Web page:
God's Not Dead, proclaimed the title of one of this year's surprise box-office successes, and it's hard to argue — at least from the standpoint of economic vitality. By itself, director Harold Cronk's film — a drama about a Christian college student who challenges his dictatorial atheist professor — has grossed more than $60 million in the U.S. on a $2 million budget. This despite the fact that the biggest name in the cast is former Hercules TV star Kevin Sorbo, and despite getting reviews like the one from Variety's Scott Foundas, who called it "about as subtle as a stack of Bibles falling on your head."
But if God's not dead at the movies, nor is He alone. The box office has been boosted this year by a spate of modestly budgeted, eminently profitable "faith-based" films, led by Heaven Is for Real ($88 million and counting), Son of God ($59 million) and the family comedy Mom's Night Out (almost $10 million as of last weekend). That's not counting Darren Aronofsky's massive retelling of Noah, a mega-budget Hollywood production that nonetheless had to consider the grass-roots clout churchgoing audiences have shown in recent years.
Faith-based movies are "a growth market both out of Nashville and in general," according to Andy van Roon, chairman of Film-Com. Van Roon is the central organizer of next week's Faith in Film Conference at Lipscomb University, which will gather some of the players behind those films and the growing genre Monday and Tuesday. It's an offshoot of the fifth annual Film-Com conference running this Friday through June 22 at venues across the city — a volunteer-staffed event aimed at raising Nashville's profile as a place to package, distribute and finance feature films and television projects.
Film-Com, with its affiliated events under the FilmOLution umbrella, sets its sights far beyond Christian entertainment. Its tributaries include this weekend's "Score-Com" gatherings for film and TV composers, "Script-Com" panels for screenwriters and industry execs, the Women in Film & Television Academy, and next week's New Project Expo, where filmmakers with projects in various stages of completion will try to hook up with visitors representing financing and distribution entities. (Their ranks include Valkyrie producer Gilbert Adler, Discovery Channel's Kristin Wendell, and John Hadity, vice president of the film-financing arm of global production-management giant Entertainment Partners.)
But the Faith in Film Conference seems especially well-timed, given the box-office pull the genre has demonstrated recently. It's growing, van Roon says via email, in large part "because mainstream Hollywood pix have swung so far to the violent, high-budget special effects-driven product that faith-based films now have the potential to become the new 'family film.' "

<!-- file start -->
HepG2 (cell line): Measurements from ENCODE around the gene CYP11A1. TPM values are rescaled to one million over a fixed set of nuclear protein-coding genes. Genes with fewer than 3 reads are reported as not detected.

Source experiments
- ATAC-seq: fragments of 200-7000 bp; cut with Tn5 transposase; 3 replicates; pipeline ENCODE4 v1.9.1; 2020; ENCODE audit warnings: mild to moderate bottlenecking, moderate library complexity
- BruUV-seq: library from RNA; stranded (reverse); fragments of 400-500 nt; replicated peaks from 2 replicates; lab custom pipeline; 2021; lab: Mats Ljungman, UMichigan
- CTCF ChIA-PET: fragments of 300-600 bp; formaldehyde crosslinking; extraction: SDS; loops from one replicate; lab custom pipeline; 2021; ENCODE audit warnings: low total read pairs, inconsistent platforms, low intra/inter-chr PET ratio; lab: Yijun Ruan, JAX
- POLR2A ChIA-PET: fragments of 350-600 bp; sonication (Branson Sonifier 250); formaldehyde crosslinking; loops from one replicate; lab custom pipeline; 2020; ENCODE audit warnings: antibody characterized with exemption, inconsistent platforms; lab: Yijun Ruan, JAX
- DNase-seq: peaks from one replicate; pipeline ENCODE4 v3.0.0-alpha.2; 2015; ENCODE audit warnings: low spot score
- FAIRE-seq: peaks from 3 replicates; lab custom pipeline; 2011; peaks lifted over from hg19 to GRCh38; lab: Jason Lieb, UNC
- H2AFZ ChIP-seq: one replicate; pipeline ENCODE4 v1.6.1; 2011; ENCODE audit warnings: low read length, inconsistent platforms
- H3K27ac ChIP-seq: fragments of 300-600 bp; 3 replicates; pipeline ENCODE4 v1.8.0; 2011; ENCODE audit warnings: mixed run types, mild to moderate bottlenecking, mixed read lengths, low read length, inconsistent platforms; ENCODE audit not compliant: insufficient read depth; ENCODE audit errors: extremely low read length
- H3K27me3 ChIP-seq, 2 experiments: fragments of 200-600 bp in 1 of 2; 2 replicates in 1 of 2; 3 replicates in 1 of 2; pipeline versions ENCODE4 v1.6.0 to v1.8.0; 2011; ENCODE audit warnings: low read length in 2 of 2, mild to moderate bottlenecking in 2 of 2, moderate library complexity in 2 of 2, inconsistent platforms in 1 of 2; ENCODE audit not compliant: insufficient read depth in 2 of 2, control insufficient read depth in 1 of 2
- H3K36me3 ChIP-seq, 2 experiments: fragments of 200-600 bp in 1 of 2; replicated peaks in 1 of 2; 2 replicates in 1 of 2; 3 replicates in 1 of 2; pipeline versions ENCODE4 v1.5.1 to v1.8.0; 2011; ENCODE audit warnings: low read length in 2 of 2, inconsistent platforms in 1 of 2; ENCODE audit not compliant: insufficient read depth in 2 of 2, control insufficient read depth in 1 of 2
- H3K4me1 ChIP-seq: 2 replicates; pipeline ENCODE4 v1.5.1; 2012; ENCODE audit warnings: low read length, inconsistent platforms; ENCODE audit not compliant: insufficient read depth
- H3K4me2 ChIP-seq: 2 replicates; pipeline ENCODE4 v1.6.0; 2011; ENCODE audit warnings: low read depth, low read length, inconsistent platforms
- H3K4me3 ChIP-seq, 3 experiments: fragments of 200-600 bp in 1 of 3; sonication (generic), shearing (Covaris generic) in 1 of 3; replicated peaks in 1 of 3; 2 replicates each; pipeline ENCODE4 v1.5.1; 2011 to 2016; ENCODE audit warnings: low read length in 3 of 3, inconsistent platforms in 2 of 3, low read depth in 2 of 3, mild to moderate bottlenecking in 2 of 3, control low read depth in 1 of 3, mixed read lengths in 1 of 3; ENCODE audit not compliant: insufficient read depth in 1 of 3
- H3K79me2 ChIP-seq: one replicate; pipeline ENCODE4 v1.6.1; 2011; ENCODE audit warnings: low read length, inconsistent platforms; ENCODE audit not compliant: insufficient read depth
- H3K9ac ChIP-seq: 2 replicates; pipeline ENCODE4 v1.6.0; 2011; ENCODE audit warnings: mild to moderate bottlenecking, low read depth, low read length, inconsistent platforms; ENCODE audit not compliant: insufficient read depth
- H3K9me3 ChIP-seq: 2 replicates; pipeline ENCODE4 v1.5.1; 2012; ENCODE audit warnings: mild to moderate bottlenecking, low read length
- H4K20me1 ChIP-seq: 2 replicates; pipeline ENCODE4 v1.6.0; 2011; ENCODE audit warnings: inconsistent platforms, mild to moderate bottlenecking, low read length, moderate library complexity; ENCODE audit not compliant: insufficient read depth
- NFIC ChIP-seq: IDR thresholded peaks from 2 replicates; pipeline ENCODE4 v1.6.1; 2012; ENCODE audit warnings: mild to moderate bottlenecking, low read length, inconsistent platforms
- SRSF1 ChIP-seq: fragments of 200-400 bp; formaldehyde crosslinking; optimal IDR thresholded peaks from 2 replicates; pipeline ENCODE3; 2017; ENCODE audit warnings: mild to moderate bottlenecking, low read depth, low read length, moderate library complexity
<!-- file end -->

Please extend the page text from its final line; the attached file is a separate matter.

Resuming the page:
"The high-octane thrill rides aren't going away anytime soon, mainly because studios are striving to counteract Web-based and small-screen competition siphoning away viewers and revenue streams," van Roon explains. "[But] parents and a lot of other people are just hungry for the old-fashioned family film that tells a meaningful story about human beings that have some basis in the real struggles, emotions and spiritual questions that we all experience."
Nashville's status as "a global epicenter of contemporary Christian, gospel and country-values music" has enabled it to spread its wings into faith-based feature films, van Roon says. Conference guests include Rich Peluso, the Nashville-based senior vice president of Sony Pictures' subsidiary Affirm Films, the distributor behind Heaven Is for Real and Mom's Night Out; Lisa Arnold, the producer of God's Not Dead (whose success is the subject of a Tuesday panel); and Howie Klausner, the screenwriter of the recent Nashville Film Festival award-winner The Identical, who'll discuss his new feature The Secret Handshake with filmmaker Steve Taylor, whose feature Blue Like Jazz made inroads with secular audiences.
Perhaps the most interesting topic this year is how to expand the audience for faith-based entertainment beyond the church groups who gave early boosts to Tyler Perry and the Kendrick family of Fireproof fame. That will depend, ironically enough, on being able to either transform or escape the faith-based label — a tag that chafes many filmmakers, because it still carries a whiff of separatist or second-tier entertainment. (Mention Christian cinema, and most people think Kirk Cameron, not Terrence Malick.) One feature that will try to reach that wider audience is Affirm's The Remaining, a religious-themed horror movie screening Monday at the conference.
"Realistically, we have entered an era where there will now be numerous indie filmmakers who wish to make earnest, low-budget or micro-budget overt testaments of faith that are just fine with targeting people who are already true believers," van Roon says. "Equally real is that there are filmmakers and film companies out there, and in Nashville, who want to make high-quality general-market works that are spiritually inspiring, cause people to ask profound questions, and make life-altering decisions. The two budget levels and target market types will probably coexist for some time."
There is no ticket price for the Faith in Film Conference, but donations are accepted. For more information on panels, guests and times, see faithinfilmconference.org. More information about all Film-Com business market events can be found at film-com.com.
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